RAC ignore your marketing opt-outs

Is this a leg­al fail in any way? Quotes from a let­ter received from the RAC today:

You’ve asked us not to send you any inform­a­tion about the oth­er products and ser­vices RAC could offer you.

Indeed I did.

Nor­mally we wouldn’t, but we’ve made some import­ant changes at RAC that could bene­fit you. So, as a val­ued mem­ber, we wanted to make sure you were aware of them.

Trans­la­tion: Because we actu­ally don’t give a fuck about you, we’ll ignore your stated instruc­tions and tell you any­way.

Did they even look at the chance this would piss off more people than would buy from them? Idi­ots.

The Mercy Deficit in the USA

There’s a great post by Charlie Stross on his blog today, link­ing the cur­rent noise in the USA about health­care reform and also the release of Abdel­ba­set Al Megrahi from pris­on in Scot­land:

Even if Al Megrahi is a mass-mur­der­er, the fact remains that he is dying. It is long-stand­ing policy in Scot­land to exer­cise the prerog­at­ive of mercy when pos­sible; in gen­er­al, if an imprisoned crim­in­al is ter­min­ally ill, a request for release (for hos­pice care, basic­ally) is usu­ally gran­ted unless they are believed to be a danger to the pub­lic.

That’s because the justice sys­tem isn’t solely about pun­ish­ment. It’s about respect for the great­er good of soci­ety, which is bet­ter served by rehab­il­it­a­tion and recon­cil­li­ation than by revenge. We do not make ourselves bet­ter people by exer­cising a grue­some revenge on the bod­ies of our van­quished foes. Kenny MacAskill, the Justice Min­is­ter, did exactly the right thing in send­ing Al Megrahi home to die.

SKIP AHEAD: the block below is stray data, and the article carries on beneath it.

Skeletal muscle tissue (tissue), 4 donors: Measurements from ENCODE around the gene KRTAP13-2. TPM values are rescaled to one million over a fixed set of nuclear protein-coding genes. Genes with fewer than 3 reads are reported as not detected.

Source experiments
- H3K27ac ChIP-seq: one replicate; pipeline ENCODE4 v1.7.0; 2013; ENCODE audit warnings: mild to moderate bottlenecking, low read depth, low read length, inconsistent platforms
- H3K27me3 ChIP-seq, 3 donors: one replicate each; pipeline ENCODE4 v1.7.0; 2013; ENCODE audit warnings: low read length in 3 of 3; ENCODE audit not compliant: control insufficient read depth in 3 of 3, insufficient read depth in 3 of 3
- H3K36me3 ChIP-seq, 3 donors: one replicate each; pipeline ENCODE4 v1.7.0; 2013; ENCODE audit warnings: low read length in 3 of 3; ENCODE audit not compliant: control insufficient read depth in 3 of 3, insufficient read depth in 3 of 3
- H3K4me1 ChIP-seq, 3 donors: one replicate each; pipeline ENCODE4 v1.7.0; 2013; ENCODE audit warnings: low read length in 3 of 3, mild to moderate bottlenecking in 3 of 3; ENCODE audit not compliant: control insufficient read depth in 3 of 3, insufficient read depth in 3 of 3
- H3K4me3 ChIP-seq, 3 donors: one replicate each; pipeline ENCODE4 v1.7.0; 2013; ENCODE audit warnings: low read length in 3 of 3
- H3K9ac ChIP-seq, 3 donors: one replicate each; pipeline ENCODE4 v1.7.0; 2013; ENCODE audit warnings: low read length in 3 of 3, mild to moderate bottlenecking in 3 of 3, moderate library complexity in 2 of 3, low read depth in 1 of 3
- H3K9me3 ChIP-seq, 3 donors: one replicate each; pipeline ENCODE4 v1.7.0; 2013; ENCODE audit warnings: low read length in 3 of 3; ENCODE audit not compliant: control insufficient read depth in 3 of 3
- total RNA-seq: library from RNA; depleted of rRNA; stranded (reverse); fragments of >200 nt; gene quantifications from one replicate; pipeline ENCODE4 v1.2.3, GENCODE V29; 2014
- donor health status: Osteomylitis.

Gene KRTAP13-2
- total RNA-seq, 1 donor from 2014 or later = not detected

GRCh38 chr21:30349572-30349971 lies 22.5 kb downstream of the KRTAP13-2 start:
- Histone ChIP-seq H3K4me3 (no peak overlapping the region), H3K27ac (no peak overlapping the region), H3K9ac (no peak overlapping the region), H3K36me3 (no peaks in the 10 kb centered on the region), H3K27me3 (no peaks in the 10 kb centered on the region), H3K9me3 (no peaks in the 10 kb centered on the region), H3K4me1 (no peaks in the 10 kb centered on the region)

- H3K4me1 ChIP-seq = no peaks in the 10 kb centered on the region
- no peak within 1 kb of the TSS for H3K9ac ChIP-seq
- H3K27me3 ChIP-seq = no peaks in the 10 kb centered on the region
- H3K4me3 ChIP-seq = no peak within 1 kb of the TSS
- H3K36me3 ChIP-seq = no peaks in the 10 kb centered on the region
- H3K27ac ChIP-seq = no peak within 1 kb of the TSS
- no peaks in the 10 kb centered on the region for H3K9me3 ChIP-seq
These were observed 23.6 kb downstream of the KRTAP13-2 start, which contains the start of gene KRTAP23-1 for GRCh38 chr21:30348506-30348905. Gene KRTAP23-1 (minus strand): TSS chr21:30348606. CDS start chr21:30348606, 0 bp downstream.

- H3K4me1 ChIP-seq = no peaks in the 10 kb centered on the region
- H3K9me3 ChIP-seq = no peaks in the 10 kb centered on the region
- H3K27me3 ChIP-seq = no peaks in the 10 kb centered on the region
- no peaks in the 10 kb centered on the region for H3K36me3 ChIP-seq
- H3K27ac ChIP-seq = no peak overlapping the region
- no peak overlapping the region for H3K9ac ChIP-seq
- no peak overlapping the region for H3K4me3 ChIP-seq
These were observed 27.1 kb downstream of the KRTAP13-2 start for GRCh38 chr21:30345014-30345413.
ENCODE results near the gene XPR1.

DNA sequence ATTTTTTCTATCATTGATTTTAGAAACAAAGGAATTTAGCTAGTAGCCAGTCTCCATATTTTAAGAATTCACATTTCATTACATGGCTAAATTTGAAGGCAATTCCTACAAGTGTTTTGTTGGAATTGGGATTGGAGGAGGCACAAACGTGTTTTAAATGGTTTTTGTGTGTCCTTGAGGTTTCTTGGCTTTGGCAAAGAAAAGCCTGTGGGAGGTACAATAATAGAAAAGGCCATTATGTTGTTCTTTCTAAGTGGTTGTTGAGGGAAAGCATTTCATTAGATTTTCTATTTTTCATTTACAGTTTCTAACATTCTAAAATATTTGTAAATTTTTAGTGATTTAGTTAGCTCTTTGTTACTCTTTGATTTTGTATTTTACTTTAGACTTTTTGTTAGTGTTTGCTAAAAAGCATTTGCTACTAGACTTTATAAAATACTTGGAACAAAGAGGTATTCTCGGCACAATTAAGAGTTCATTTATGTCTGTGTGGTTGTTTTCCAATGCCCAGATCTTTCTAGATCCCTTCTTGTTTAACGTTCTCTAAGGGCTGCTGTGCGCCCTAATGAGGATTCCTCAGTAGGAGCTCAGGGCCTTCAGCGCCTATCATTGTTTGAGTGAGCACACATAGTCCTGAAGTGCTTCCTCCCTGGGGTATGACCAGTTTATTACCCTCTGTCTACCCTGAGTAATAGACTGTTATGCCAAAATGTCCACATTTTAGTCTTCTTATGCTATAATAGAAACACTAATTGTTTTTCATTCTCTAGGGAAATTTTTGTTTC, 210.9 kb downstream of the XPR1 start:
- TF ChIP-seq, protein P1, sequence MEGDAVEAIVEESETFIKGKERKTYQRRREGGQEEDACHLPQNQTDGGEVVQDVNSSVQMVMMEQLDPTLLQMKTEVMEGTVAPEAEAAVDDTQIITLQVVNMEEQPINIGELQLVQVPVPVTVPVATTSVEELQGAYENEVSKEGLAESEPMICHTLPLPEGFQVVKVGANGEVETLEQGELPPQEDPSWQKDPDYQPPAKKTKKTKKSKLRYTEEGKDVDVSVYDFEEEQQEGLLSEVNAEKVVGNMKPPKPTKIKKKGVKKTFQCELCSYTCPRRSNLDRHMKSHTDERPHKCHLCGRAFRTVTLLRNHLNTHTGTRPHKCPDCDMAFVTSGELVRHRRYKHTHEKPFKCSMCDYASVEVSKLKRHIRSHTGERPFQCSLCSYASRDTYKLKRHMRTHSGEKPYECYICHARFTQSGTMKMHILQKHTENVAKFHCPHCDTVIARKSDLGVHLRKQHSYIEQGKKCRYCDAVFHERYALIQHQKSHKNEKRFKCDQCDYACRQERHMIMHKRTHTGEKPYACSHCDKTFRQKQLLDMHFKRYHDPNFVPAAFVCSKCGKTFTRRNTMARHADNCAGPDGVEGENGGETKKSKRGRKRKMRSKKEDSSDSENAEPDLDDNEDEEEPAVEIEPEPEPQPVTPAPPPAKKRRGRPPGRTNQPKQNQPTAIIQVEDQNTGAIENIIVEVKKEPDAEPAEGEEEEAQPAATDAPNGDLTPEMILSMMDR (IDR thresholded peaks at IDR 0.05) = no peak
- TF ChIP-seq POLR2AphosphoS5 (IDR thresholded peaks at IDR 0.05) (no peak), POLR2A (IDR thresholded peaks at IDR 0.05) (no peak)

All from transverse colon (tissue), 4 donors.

I’ve been watch­ing the war of words with increas­ing dis­be­lief for the past month, try­ing to get my head around the reas­on why so many loud, vocal cit­izens seem to be so adam­antly opposed to some­thing that’s in their own best interests — the US health­care sys­tem is utterly dys­func­tion­al, even for those with health insur­ance costs are spiral­ing out of con­trol, and the cur­rent sys­tem is becom­ing a major drag on eco­nom­ic pro­ductiv­ity — many busi­ness start-ups abort because the founders can’t obtain health­care, many nov­el­ists of my acquaint­ance are in ser­i­ous fin­an­cial trouble or are ter­ri­fied of giv­ing up the day job (that comes with insur­ance), and so on. The cur­rent mess is respons­ible for 22,000 avoid­able deaths per year — a 911 scale cata­strophe every six weeks.

The sub­jects vary — crime and pen­al policy, health­care, don’t get me star­ted on for­eign policy — but there is an ideo­lo­gic­al approach in Amer­ica that is dis­tin­guished by one com­mon char­ac­ter­ist­ic: words and deeds utterly lack­ing in the qual­ity of mercy.

This is very true amongst the sub­urb­an­ised middle class of Amer­ica. It’s worse than just a lack of mercy — it’s an ingrained con­ser­vat­ive selfish­ness — all I care about is that I get what I believe I deserve.